The Graduate School of Management’s eighth annual UC Davis Study of California Women Business Leaders — a yearly benchmark for the Golden State’s lack of progress in promoting women business leaders — paints a dismal picture for women in leadership during fiscal year 2011-2012. Some of the best known among these top companies, or the California 400, have no women leaders. Continue Reading →

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Corporate Governance Bites

Continuing challenges to exclusive forum bylaw provisions – Lexology

An increasingly popular trend in recent years has been the adoption by Delaware public companies of an exclusive forum provision in their bylaws. An exclusive forum provision generally provides for the Delaware Court of Chancery to be the exclusive forum for certain disputes (including derivative actions, breach of fiduciary duty claims, claims arising pursuant
to the company’s charter or bylaws and other shareholder litigation) against the company — and prohibiting such suits in other jurisdictions. Expected benefits cited by companies of adopting exclusive forum bylaw provisions include decreased litigation costs, avoiding parallel litigation in multiple jurisdictions and the predictability of Delaware courts. Continue Reading →

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New CEOs: The Diversification of the Corner Office

Sociologists Richard Zweigenhaft and G. William Domhoff began studying ascendance to the top corporate office 20 years ago and, while the population of CEOs is far from diverse, they report that they have been surprised to see as many women and minorities as they have.  Today there are 80 white women, African Americans, Latinos, and Asian Americans at the head of Fortune 500companies. Continue Reading →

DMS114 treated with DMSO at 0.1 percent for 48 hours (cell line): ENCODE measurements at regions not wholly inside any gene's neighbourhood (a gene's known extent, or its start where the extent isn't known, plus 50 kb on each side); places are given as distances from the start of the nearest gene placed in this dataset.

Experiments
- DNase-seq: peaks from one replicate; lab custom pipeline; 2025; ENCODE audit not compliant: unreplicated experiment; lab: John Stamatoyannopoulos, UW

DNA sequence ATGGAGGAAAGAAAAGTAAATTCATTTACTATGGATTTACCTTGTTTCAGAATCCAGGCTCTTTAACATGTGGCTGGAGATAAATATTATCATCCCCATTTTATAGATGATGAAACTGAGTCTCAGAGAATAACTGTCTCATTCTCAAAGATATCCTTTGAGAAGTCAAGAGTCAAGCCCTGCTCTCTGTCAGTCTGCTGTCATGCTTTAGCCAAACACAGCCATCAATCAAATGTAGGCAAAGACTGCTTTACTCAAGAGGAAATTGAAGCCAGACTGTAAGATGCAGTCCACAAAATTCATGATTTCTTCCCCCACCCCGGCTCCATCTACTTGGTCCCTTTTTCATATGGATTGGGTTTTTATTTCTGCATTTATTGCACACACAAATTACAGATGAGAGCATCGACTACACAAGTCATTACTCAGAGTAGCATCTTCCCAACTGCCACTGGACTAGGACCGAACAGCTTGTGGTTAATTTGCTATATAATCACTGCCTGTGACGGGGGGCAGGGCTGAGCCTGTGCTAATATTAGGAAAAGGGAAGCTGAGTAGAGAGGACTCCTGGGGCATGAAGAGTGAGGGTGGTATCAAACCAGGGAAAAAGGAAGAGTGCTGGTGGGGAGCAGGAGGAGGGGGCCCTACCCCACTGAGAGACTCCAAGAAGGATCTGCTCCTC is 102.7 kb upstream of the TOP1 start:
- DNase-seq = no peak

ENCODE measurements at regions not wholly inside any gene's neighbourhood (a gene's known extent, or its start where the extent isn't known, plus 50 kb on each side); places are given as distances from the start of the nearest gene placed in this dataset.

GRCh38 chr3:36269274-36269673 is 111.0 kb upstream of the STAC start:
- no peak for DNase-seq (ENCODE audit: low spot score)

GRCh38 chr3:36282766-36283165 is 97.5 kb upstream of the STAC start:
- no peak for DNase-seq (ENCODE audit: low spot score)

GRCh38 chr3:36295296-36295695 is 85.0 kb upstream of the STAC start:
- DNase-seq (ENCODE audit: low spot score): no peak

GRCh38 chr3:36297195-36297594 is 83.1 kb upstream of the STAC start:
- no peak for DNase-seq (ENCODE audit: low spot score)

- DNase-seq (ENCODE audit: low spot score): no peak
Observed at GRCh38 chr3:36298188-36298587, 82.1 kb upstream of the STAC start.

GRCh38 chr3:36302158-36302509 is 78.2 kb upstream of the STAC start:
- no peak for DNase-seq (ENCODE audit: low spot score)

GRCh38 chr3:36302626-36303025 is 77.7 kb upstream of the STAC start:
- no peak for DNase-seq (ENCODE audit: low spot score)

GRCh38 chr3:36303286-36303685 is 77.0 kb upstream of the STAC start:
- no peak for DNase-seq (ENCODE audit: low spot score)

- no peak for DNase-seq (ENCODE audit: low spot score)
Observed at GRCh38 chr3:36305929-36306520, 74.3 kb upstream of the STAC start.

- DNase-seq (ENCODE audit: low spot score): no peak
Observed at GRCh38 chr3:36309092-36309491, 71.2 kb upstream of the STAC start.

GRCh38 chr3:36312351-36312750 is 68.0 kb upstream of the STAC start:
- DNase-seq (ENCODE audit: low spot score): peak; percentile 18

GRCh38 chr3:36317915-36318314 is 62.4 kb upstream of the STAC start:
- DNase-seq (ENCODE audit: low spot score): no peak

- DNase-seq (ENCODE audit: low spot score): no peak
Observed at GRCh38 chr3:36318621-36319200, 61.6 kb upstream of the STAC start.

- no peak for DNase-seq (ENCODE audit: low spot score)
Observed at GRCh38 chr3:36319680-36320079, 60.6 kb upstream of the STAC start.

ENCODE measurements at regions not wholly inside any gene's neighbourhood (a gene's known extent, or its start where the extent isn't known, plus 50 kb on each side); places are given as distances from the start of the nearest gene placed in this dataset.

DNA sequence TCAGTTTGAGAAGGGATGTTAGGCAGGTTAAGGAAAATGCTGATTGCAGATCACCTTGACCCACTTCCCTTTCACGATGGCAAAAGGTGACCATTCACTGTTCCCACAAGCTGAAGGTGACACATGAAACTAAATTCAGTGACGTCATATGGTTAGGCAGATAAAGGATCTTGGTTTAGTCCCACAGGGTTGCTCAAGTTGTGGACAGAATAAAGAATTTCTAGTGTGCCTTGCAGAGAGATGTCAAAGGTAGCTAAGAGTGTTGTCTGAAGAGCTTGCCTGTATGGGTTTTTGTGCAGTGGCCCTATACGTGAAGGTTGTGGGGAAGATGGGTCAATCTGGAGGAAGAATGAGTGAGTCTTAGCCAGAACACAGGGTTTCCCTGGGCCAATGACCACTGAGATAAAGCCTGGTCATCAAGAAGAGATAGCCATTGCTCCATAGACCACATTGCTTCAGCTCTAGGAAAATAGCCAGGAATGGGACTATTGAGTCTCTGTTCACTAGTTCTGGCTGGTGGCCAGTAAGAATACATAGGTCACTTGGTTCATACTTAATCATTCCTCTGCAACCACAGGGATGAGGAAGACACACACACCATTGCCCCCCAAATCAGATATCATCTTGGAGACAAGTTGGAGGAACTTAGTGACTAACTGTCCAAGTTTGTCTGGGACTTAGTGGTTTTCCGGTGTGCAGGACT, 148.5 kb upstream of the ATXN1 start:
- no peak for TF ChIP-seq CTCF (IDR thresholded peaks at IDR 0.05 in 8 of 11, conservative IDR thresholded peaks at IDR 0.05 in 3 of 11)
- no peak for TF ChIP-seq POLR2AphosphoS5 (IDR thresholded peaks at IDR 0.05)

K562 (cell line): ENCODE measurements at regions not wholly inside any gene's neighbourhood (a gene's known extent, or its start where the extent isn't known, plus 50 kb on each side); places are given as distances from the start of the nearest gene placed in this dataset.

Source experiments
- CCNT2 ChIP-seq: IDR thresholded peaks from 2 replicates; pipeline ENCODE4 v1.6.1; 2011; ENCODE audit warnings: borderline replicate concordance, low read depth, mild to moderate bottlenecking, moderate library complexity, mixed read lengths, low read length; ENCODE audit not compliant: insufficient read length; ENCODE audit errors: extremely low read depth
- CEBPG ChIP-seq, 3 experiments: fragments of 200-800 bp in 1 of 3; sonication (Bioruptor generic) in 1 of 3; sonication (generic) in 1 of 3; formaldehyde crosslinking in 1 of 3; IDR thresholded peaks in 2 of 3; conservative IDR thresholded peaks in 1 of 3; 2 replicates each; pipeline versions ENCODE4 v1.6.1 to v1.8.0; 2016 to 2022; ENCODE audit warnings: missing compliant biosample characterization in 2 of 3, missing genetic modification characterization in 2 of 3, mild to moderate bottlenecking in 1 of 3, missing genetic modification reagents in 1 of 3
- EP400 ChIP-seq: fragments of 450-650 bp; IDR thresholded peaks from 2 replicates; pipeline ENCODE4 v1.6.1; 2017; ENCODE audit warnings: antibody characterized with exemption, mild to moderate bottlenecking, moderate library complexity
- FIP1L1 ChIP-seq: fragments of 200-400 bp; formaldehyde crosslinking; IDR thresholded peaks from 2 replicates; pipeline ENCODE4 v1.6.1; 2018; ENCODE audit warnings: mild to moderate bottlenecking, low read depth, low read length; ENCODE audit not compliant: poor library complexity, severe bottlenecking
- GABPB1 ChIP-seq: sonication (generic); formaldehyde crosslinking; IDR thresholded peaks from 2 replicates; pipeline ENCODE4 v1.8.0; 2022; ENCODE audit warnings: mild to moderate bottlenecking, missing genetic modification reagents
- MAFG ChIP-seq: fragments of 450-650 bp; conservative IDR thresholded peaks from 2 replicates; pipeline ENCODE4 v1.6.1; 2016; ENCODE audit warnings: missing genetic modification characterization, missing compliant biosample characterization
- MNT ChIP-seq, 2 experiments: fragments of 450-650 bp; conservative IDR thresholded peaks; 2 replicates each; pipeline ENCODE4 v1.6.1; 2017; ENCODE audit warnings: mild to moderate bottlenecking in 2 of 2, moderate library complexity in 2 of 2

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Emotional Intelligence

We need to do a better job of evaluating the emotional competency or our leaders. “A fine balance has to be maintained between technical and emotional competency of the individual and organization objectives and culture, wrote Sonia Jaspal back in 11/16/2011. Here is an excerpt from her argument, which deserves wider circulation.  Continue Reading →

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When the CEO Really Must Go

It is often said that “the most important function of a board is to hire and fire the CEO.” Yet the experience of many is that boards do a pretty good job on the hiring front and a not-so-good job on the “exit.” An exciting SVNACD session in Palo Alto focused on the pitfalls of CEO changes and how to avoid them. The panel couldn’t have been more timely. (Bartz fired at Yahoo…may have violated disparagement clause: Kathleen Peratis, Outten & Golden)

This program, like all SVNACD programs, was subject to the Chatham House Rule: “Participants are free to use the information received, but neither the identity nor the affiliation of the speaker(s), nor that of any other participant, may be revealed.” In this case, the panelists had already been identified publicly.

As with many SVNACD events, the audience was frequently as informative as panelists. My report will give you just a flavor of what went on. To get the whole meal, you’ll have to Continue Reading →

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CEOs: Not the Best Directors

The new 2011 Corporate Board of Directors Survey from Stanford University’s Rock Center for Corporate Governance and Heidrick & Struggles has uncovered surprises about who makes the best board directors: it’s not necessarily the current CEOs that most companies seek out.

“The popular consensus is that active CEOs make the best board members because of their current strategic and leadership experience,” says David Larcker, professor at the Stanford Graduate School of Business. However, when asked about Continue Reading →